Identify the metabolic needs of prokaryotes
Prokaryotes are metabolically diverse organisms. There are many different environments on Earth with various energy and carbon sources, and variable conditions. Prokaryotes have been able to live in every environment by using whatever energy and carbon sources are available. Prokaryotes fill many niches on Earth, including being involved in nutrient cycles such as nitrogen and carbon cycles, decomposing dead organisms, and thriving inside living organisms, including humans. The very broad range of environments that prokaryotes occupy is possible because they have diverse metabolic processes.
- Identify the macronutrients needed by prokaryotes, and explain their importance
- Describe the ways in which prokaryotes get energy and carbon for life processes
- Describe the roles of prokaryotes in the carbon cycle
- Describe the roles of prokaryotes in the nitrogen cycle
Needs of Prokaryotes
The diverse environments and ecosystems on Earth have a wide range of conditions in terms of temperature, available nutrients, acidity, salinity, and energy sources. Prokaryotes are very well equipped to make their living out of a vast array of nutrients and conditions. To live, prokaryotes need a source of energy, a source of carbon, and some additional nutrients.
Cells are essentially a well-organized assemblage of macromolecules and water. Recall that macromolecules are produced by the polymerization of smaller units called monomers. For cells to build all of the molecules required to sustain life, they need certain substances, collectively called nutrients. When prokaryotes grow in nature, they obtain their nutrients from the environment. Nutrients that are required in large amounts are called macronutrients, whereas those required in smaller or trace amounts are called micronutrients. Just a handful of elements are considered macronutrients—carbon, hydrogen, oxygen, nitrogen, phosphorus, and sulfur. (A mnemonic for remembering these elements is the acronym CHONPS.)
Why are these macronutrients needed in large amounts? They are the components of organic compounds in cells, including water. Carbon is the major element in all macromolecules: carbohydrates, proteins, nucleic acids, lipids, and many other compounds. Carbon accounts for about 50 percent of the composition of the cell. Nitrogen represents 12 percent of the total dry weight of a typical cell and is a component of proteins, nucleic acids, and other cell constituents. Most of the nitrogen available in nature is either atmospheric nitrogen (N2) or another inorganic form. Diatomic (N2) nitrogen, however, can be converted into an organic form only by certain organisms, called nitrogen-fixing organisms. Both hydrogen and oxygen are part of many organic compounds and of water. Phosphorus is required by all organisms for the synthesis of nucleotides and phospholipids. Sulfur is part of the structure of some amino acids such as cysteine and methionine, and is also present in several vitamins and coenzymes. Other important macronutrients are potassium (K), magnesium (Mg), calcium (Ca), and sodium (Na). Although these elements are required in smaller amounts, they are very important for the structure and function of the prokaryotic cell.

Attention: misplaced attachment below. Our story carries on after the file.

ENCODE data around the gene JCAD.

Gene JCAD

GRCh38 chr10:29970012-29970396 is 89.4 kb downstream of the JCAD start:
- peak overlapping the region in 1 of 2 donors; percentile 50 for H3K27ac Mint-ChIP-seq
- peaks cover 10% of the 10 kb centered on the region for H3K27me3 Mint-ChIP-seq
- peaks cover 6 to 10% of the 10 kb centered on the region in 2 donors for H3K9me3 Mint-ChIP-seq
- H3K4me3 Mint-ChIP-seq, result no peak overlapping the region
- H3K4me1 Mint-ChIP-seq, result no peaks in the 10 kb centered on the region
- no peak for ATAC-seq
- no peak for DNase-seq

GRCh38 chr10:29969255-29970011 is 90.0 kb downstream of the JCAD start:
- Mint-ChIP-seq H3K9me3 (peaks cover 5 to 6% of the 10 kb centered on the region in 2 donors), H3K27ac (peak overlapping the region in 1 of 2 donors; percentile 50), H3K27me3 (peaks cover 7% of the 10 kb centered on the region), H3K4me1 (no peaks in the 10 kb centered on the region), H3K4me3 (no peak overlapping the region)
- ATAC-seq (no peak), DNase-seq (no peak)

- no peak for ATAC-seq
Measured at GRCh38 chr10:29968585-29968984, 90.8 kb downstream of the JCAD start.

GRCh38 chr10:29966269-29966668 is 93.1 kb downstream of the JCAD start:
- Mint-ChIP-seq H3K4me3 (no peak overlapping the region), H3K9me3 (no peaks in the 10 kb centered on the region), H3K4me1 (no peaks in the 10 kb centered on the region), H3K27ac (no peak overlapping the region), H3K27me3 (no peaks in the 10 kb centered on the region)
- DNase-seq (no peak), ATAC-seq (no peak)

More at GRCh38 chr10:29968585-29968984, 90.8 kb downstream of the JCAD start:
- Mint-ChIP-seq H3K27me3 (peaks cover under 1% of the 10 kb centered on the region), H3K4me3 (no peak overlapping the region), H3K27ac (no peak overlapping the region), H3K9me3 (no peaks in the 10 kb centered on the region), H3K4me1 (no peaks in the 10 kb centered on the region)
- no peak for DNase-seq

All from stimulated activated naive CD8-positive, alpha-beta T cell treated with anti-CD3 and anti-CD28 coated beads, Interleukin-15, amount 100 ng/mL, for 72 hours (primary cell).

In addition to these macronutrients, prokaryotes require various metallic elements in small amounts. These are referred to as micronutrients or trace elements. For example, iron is necessary for the function of the cytochromes involved in electron-transport reactions. Some prokaryotes require other elements—such as boron (B), chromium (Cr), and manganese (Mn)—primarily as enzyme cofactors.
The substances needed to sustain life are _____.
- trace elements
- DNA and proteins
- building blocks
How Prokaryotes Get Energy
Like all living things, prokaryotes need energy and carbon. They meet these needs in a variety of ways. In fact, prokaryotes have just about every possible type of metabolism. They may get energy from light (photo) or chemical compounds (chemo). They may get carbon from carbon dioxide (autotroph) or other living things (heterotroph). Most prokaryotes are chemoheterotrophs. They depend on other organisms for both energy and carbon. Many break down organic wastes and the remains of dead organisms. They play vital roles as decomposers and help recycle carbon and nitrogen. Photoautotrophs are important producers. They are especially important in aquatic ecosystems.
Classification of Prokaryotes Based on Metabolism
Two major nutritional needs can be used to group prokaryotes. These are (1) carbon metabolism, their source of carbon for building organic molecules within the cells, and (2) energy metabolism, their source of energy used for growth.
In terms of carbon metabolism, prokaryotes are classified as either heterotrophic or autotrophic:
- Heterotrophic organisms use organic compounds, usually from other organisms, as carbon sources.
- Autotrophic organisms use carbon dioxide (CO2) as their only source or their main source of carbon. Many autotrophic bacteria are photosynthetic, and get their carbon from the carbon dioxide in the atmosphere. This process of capturing inorganic carbon and converting it to organic sugar molecules is known as carbon fixation.
Energy metabolism in prokaryotes is classified as one of the following:
- Phototrophic organisms capture light energy from the sun and convert it into chemical energy inside their cells.
- Chemotrophic organisms break down either organic or inorganic molecules to supply energy for the cell. Some chemotrophic organisms can also use their organic energy-supplying molecules as a carbon supply, which would make them chemoheterotrophs.
Organisms are then classified as follows:
- Photoheterotrophs are organisms that capture light energy to convert to chemical energy in the cells, but they get carbon from organic sources (other organisms). Examples are purple non-sulfur bacteria, green non-sulfur bacteria and heliobacteria.